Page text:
10. Kyritsi MA, Dimou G, Lygidakis NA. Parental attitudes and perceptions affecting children’s dental behaviour in Greek population. A clinical study. Eur Arch Paediatr Dent 10:29-32, 2009

11. Frankl S, Shiere FR, Fogels HR. Should the parent remain with the child in the dental operatory? J Dent Child 29:150-163, 1962

12. Cheng TL, Savageau JA, DeWitt TG, Bigelow C, Charney E. Expectations, goals, and perceived effectiveness of child health supervision: a study of mothers in a pediatric practice. Clin Pediatr 35:129–37, 1996

13. Hart CN, Drotar D, Gori A, Lewin L. Patient Educ Couns. Enhancing parent-provider communication in ambulatory pediatric practice 63:

38- 46., 2006

14. Noblie, C. Drotar D. Research on the Quality of Parent-Provider Communi-cation in Pediatric Care: Implications and Recommendations. J Dev Behav Pediatr 24:279–290, 2003

15. Long N. The changing nature of parenting in America. Pediatr Dent 26:121-124, 2004

16. Colares V, Richman L. Factors associated with uncooperative behavior by Brazilian preschool children in the dental office. J Dent Child 69,

87- 91,2002

17. Shinohara S, et al. Structural relationship of child behavior and its evalua-tion during dental treatment. J. Oral Sci. 47: 91-96, 2005

18. Capps L, Sigman M, Sena R, Henker B, Whalen C. Fear, anxiety, and perceived control in children of agoraphobic parents. J Child Psycho Psychiatry 37:445- 52, 1996.

19. Rapee RM. Potential role of childrearing practices in the development of anxiety and depression. Clin Psychol Rev 17: 47-67, 1997.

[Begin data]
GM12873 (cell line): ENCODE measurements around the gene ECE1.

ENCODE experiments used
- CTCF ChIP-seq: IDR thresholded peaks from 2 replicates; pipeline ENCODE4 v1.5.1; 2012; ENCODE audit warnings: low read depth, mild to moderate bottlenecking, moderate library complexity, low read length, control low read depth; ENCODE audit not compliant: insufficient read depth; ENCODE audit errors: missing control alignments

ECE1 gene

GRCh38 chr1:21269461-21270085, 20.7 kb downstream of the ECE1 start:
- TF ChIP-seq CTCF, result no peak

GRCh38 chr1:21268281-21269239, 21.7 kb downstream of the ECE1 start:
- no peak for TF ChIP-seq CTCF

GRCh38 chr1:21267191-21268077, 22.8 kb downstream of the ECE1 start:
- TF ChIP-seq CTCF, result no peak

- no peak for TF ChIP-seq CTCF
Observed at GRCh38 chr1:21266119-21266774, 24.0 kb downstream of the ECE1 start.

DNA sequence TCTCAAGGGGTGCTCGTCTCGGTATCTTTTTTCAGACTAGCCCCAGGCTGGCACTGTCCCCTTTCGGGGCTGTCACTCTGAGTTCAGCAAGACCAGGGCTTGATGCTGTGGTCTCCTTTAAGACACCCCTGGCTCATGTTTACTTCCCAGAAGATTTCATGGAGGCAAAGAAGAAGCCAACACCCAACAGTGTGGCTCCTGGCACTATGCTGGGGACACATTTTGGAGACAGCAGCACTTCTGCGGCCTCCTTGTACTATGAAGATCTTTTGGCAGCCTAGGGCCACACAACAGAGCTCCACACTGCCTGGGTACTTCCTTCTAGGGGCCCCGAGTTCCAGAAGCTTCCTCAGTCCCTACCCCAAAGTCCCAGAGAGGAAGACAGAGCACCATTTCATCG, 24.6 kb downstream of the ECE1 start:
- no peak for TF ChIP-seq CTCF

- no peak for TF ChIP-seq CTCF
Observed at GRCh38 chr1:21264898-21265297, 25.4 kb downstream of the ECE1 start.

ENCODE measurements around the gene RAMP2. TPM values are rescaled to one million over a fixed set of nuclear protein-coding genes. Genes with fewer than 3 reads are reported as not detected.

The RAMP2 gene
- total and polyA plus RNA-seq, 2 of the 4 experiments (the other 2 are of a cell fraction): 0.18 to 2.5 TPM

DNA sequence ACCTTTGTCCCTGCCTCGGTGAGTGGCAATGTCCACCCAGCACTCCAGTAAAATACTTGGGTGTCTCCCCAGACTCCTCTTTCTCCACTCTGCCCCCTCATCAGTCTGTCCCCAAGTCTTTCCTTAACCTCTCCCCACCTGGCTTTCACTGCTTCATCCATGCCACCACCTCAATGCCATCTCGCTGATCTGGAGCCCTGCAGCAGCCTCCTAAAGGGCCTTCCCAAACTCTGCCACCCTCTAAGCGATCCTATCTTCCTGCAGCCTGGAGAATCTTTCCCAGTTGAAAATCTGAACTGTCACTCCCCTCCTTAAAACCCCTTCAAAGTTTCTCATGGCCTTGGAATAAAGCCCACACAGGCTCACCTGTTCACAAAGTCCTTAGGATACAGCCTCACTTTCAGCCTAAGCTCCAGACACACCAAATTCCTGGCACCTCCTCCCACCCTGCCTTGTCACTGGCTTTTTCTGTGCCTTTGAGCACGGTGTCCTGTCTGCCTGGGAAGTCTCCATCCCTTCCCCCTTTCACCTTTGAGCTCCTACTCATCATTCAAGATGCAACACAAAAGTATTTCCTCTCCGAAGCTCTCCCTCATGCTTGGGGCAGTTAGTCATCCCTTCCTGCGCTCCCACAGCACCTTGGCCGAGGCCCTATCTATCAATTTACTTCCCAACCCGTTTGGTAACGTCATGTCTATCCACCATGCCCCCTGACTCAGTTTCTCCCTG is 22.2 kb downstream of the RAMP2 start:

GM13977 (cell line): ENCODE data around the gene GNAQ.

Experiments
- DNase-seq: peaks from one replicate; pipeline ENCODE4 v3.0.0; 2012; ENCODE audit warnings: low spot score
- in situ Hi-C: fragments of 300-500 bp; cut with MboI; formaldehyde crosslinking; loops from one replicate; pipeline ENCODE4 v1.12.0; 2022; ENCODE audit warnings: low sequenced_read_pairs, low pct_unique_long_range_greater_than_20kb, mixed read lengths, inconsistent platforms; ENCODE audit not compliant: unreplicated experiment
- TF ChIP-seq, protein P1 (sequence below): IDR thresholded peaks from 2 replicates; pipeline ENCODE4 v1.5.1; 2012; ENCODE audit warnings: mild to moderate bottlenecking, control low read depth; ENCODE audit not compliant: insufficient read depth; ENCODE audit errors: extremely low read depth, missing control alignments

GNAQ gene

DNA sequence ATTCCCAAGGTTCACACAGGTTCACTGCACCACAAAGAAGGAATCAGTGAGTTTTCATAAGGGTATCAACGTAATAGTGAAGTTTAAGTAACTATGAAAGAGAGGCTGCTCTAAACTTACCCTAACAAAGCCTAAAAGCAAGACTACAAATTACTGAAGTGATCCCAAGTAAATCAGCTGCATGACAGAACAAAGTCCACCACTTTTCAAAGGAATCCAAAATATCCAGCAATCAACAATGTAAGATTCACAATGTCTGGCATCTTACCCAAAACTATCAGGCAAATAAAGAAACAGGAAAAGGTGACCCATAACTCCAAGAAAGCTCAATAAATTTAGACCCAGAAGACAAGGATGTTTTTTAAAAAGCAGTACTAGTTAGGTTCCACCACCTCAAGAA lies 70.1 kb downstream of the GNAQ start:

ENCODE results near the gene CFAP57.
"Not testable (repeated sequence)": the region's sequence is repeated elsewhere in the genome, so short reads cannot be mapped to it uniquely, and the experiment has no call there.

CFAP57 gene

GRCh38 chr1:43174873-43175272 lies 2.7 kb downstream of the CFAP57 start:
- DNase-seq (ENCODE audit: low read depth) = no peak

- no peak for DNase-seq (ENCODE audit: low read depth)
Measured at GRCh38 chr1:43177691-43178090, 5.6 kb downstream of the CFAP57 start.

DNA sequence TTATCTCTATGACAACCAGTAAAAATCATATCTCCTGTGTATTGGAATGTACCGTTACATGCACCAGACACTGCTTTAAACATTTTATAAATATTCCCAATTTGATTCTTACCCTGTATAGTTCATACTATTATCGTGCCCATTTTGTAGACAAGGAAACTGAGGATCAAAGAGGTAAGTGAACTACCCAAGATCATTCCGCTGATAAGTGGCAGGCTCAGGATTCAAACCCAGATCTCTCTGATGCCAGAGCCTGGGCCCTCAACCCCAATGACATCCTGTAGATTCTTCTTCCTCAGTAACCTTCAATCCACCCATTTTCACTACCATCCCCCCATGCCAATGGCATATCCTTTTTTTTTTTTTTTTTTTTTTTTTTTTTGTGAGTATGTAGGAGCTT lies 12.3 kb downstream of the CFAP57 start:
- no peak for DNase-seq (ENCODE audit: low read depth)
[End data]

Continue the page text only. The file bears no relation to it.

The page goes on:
Abstracted / indexed in

Science Citation Index Expanded (SciSearch) Created as SCI in 1964, Science Citation Index Expanded now indexes over 9,500 of the world’s most impactful journals across 178 scientific disciplines. More than 53 million records and 1.18 billion cited references date back from 1900 to present.

Biological Abstracts Easily discover critical journal coverage of the life sciences with Biological Abstracts, produced by the Web of Science Group, with topics ranging from botany to microbiology to pharmacology. Including BIOSIS indexing and MeSH terms, specialized indexing in Biological Abstracts helps you to discover more accurate, context-sensitive results.

Google Scholar Google Scholar is a freely accessible web search engine that indexes the full text or metadata of scholarly literature across an array of publishing formats and disciplines.

JournalSeek Genamics JournalSeek is the largest completely categorized database of freely available journal information available on the internet. The database presently contains 39226 titles. Journal information includes the description (aims and scope), journal abbreviation, journal homepage link, subject category and ISSN.

Current Contents - Clinical Medicine Current Contents - Clinical Medicine provides easy access to complete tables of contents, abstracts, bibliographic information and all other significant items in recently published issues from over 1,000 leading journals in clinical medicine.

BIOSIS Previews BIOSIS Previews is an English-language, bibliographic database service, with abstracts and citation indexing. It is part of Clarivate Analytics Web of Science suite. BIOSIS Previews indexes data from 1926 to the present.

Journal Citation Reports/Science Edition Journal Citation Reports/Science Edition aims to evaluate a journal’s value from multiple perspectives including the journal impact factor, descriptive data about a journal’s open access content as well as contributing authors, and provide readers a transparent and publisher-neutral data & statistics information about the journal.

Scopus: CiteScore 1.8 (2023) Scopus is Elsevier's abstract and citation database launched in 2004. Scopus covers nearly 36,377 titles (22,794 active titles and 13,583 Inactive titles) from approximately 11,678 publishers, of which 34,346 are peer-reviewed journals in top-level subject fields: life sciences, social sciences, physical sciences and health sciences.

Submission Turnaround Time